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Why is degree of ionization inversely proportional to...

  1. Jun 2, 2017 #1
    Degree of ionization is the number of particles which dissociate by the total number of particles. if that's the case then higher number of particles should mean higher number of particles which get dissociated. this should also mean higher the concentration the degree of ionization will also be higher. but the reverse is true. why?
     
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  3. Jun 2, 2017 #2

    Borek

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    Staff: Mentor

    Number of dissociated particles can be calculated from the equilibrium constant and concentration of the substance and doesn't necessarily follow simplified intuition expressed in your assumption:

    But even when this assumption is correct (which it typically is), your conclusion

    is also wrong. Say, you have a solution where degree of dissociation is 10%, you double the concentration, number of dissociated particles gets 50% higher (assumption fulfilled) yet the degree of dissociation goes down to 7.5% (conclusion is false).
     
  4. Jun 2, 2017 #3
    it might seem dumb but i cant understand why the ratio wont remain the same? why would it decrease
     
  5. Jun 2, 2017 #4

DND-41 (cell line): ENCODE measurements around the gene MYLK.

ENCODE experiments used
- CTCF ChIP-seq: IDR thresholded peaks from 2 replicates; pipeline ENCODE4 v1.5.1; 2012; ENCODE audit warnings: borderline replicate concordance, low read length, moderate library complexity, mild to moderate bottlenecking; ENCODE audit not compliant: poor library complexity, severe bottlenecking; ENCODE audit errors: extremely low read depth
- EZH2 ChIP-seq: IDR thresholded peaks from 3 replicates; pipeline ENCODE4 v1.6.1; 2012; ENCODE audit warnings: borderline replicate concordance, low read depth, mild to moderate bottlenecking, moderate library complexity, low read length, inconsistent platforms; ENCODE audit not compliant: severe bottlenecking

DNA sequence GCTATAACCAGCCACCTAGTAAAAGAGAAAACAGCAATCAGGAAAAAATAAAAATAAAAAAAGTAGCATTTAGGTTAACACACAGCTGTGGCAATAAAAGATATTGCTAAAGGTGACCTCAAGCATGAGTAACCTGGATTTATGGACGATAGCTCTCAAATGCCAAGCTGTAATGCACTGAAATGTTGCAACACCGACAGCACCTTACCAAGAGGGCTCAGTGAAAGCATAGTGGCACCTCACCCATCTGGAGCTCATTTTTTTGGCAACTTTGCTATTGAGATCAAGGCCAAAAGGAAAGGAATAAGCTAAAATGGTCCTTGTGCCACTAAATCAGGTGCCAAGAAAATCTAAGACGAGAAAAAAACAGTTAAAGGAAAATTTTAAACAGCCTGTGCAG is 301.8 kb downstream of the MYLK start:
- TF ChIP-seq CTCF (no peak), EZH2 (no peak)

Borek

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    Because it is governed by other relationship. Have you learned about chemical equilibria?
     
  6. Jun 2, 2017 #5
    ok so is le chattelier's principle working over here? lets say that we have a normal reaction where concentration was C initially
    AB <=> A+ + B-
    K= C(alpha) ^2 / 1-alpha (alpha = degree of ionization)
    in the second case i change the concentration
    but k value has to remain constant. hence if we need to regain back the same k value i wud hav to multiply something smaller. so alpha value decreases. am i correct in this deduction ??
     
  7. Jun 2, 2017 #6

    Borek

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    Yes, that's more or less what it is about. Note, that Le Chatelier's principle is only a proxy for the effects equilibrium has on the system. Instead of trying to understand the system in terms of dissociation degree and Le Chatelier's principle, work on understanding the equilibrium and you will always get to the correct result.
     
  8. Jun 2, 2017 #7
    ok.... so what i deduced was completely from Mathematical point of view. can u please explain why does it happen so in the real world? and one more stuff. in case of strong acids and bases we know that no such equilibrium exists when they ionize. so why does increase in concentration inhibit conductivity of the electrolyte?
     
  9. Jun 2, 2017 #8

    Borek

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    using math (together with a correct model) is a perfectly valid approach to finding the answer.

    In general it doesn't, unless we are talking about very high concentrations, where we are no longer dealing with water solutions.

    We are losing linearity much earlier, but that's because the linear model (that is, one in which conductivity is directly proportional to the concentration) is only an approximation and works well only for diluted solutions.
     
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